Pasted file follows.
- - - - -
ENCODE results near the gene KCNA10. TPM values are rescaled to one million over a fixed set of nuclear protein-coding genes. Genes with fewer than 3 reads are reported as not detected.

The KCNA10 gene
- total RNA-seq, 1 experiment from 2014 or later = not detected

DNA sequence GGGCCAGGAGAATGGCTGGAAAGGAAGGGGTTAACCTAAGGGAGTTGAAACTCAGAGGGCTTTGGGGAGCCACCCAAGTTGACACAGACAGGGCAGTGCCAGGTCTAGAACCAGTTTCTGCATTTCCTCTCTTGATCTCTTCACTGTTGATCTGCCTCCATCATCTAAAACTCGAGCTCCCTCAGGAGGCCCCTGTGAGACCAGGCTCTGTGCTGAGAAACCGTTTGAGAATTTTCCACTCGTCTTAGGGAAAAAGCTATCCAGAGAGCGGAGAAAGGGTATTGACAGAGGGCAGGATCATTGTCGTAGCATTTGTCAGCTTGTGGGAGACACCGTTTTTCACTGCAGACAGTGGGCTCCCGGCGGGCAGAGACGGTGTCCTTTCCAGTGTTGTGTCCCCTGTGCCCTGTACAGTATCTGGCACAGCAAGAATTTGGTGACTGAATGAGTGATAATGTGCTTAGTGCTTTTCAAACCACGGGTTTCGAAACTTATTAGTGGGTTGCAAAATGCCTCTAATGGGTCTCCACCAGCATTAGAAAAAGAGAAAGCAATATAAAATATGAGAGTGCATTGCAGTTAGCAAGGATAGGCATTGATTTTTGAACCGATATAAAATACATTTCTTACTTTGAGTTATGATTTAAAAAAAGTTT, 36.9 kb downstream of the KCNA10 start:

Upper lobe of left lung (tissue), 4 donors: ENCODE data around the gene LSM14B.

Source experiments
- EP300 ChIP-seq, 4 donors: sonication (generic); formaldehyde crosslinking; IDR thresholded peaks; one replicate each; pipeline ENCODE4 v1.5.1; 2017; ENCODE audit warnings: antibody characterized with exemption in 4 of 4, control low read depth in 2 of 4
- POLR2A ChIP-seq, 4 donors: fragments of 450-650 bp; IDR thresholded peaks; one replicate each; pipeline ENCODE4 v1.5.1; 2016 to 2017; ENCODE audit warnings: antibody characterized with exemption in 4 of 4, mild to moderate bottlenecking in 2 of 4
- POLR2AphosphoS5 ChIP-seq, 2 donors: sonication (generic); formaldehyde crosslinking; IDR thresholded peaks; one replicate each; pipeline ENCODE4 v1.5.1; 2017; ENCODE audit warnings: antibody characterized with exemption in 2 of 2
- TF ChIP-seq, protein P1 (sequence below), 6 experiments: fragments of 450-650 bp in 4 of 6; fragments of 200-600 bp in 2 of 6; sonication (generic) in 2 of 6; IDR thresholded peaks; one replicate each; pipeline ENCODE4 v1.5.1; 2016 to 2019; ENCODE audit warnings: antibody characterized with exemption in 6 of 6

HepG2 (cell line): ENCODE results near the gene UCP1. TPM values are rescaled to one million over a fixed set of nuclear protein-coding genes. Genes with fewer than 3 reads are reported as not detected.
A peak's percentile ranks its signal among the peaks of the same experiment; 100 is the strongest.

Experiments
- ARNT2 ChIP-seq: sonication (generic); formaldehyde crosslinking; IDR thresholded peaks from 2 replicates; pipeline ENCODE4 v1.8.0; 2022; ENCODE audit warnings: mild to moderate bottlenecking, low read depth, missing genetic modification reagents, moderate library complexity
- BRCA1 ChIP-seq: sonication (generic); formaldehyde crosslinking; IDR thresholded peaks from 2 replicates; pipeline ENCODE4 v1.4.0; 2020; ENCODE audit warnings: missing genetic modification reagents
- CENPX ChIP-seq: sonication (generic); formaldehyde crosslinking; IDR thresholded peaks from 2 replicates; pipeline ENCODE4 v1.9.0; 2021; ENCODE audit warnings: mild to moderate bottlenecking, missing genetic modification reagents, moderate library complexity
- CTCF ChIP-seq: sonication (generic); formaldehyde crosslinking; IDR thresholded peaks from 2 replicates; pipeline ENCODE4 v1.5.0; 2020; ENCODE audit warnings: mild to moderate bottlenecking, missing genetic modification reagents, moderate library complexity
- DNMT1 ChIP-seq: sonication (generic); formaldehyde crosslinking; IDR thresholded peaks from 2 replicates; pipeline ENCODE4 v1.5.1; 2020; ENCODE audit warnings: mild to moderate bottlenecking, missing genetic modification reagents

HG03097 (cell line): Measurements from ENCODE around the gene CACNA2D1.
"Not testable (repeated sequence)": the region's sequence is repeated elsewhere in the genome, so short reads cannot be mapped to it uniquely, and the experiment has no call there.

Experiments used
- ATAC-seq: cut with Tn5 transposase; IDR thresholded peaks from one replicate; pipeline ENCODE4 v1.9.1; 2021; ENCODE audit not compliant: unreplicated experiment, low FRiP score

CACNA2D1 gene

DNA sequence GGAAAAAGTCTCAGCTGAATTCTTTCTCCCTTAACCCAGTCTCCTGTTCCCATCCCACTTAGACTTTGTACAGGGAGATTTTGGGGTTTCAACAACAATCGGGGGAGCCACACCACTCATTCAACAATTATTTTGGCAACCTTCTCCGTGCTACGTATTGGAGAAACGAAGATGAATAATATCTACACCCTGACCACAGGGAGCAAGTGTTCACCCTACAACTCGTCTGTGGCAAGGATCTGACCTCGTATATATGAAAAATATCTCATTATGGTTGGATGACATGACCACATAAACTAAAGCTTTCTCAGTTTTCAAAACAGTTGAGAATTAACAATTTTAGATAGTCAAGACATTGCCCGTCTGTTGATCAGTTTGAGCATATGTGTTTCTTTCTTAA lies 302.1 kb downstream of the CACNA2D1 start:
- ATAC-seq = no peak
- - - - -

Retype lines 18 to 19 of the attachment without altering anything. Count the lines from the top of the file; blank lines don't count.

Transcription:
- DNMT1 ChIP-seq: sonication (generic); formaldehyde crosslinking; IDR thresholded peaks from 2 replicates; pipeline ENCODE4 v1.5.1; 2020; ENCODE audit warnings: mild to moderate bottlenecking, missing genetic modification reagents

HG03097 (cell line): Measurements from ENCODE around the gene CACNA2D1.